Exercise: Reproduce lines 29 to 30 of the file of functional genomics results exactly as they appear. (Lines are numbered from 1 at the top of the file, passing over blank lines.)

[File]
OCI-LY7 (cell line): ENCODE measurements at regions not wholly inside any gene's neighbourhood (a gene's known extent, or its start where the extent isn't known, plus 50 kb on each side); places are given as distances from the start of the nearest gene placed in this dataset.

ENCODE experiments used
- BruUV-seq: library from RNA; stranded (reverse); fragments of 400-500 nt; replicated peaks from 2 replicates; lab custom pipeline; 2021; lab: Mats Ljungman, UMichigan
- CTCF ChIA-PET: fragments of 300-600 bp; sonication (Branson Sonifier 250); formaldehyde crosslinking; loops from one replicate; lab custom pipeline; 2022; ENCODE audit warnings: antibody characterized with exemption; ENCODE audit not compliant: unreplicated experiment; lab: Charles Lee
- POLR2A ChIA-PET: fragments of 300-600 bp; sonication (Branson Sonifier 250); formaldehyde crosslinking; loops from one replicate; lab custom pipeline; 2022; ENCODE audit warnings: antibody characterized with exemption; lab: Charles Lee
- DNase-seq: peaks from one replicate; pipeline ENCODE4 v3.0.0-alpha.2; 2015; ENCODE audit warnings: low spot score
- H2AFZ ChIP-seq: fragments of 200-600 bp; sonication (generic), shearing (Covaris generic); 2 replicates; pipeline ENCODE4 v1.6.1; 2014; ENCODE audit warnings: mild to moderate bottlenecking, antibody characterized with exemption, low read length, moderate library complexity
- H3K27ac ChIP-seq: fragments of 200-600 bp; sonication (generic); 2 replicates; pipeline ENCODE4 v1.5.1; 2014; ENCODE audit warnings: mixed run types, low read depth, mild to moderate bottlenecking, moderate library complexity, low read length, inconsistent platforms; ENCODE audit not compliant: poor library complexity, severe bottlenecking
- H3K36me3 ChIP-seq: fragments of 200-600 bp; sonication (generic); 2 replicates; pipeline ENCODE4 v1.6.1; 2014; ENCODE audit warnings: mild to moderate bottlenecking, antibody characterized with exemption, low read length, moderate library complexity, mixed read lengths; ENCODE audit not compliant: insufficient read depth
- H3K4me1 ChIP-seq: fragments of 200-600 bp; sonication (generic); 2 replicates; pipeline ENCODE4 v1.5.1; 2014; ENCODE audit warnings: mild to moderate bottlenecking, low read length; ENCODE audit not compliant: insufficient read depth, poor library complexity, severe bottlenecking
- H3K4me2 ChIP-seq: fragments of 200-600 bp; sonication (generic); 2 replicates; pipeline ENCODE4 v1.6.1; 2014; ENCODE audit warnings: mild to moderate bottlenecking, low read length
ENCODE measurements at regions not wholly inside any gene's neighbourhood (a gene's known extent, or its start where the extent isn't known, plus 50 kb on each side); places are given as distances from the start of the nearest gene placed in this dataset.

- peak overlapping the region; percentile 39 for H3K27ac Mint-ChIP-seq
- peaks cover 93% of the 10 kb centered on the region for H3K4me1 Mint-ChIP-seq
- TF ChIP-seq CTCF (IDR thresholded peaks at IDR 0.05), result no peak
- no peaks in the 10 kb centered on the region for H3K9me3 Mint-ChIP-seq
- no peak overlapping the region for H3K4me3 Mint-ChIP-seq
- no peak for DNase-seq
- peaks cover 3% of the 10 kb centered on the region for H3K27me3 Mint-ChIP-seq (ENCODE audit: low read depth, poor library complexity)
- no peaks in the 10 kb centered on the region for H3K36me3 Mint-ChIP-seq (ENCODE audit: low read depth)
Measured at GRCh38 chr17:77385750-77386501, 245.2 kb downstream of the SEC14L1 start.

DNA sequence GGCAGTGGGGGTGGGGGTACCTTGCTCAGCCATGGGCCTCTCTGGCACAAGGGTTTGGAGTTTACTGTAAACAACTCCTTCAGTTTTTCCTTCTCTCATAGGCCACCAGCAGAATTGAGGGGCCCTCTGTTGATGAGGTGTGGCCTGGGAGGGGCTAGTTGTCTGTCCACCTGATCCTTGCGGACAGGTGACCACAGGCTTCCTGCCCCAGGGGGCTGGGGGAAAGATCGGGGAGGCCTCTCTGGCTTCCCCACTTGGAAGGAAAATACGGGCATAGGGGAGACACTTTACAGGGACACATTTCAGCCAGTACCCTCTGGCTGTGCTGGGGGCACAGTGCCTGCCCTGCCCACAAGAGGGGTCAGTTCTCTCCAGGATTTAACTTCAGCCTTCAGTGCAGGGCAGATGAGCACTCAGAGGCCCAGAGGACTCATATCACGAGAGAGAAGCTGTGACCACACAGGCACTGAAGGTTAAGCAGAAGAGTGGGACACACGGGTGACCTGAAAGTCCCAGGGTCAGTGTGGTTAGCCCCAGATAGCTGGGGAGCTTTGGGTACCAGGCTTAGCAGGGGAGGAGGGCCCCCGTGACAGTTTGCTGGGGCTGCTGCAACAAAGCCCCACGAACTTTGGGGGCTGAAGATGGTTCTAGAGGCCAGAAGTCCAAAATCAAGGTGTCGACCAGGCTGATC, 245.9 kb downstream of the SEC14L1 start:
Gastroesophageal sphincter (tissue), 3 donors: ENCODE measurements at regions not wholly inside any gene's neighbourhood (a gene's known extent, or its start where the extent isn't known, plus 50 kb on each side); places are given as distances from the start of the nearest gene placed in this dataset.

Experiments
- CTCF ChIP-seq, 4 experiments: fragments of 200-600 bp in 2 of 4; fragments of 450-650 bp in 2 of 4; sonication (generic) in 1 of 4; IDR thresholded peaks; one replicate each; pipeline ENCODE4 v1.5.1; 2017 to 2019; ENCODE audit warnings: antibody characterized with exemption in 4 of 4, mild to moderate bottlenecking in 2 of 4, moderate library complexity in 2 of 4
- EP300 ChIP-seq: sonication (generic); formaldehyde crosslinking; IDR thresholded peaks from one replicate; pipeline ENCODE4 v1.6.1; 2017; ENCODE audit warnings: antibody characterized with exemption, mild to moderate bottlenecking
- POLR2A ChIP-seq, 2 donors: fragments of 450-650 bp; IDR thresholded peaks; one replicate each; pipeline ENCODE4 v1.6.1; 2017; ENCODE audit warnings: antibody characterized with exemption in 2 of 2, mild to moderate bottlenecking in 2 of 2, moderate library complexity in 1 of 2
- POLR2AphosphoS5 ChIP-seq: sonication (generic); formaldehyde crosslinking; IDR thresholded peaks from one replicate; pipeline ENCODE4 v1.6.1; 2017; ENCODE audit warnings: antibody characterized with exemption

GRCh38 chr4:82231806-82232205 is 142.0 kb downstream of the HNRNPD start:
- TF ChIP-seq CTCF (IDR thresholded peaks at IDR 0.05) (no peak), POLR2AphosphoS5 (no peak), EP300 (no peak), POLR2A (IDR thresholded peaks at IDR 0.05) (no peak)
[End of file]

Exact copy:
GRCh38 chr4:82231806-82232205 is 142.0 kb downstream of the HNRNPD start:
- TF ChIP-seq CTCF (IDR thresholded peaks at IDR 0.05) (no peak), POLR2AphosphoS5 (no peak), EP300 (no peak), POLR2A (IDR thresholded peaks at IDR 0.05) (no peak)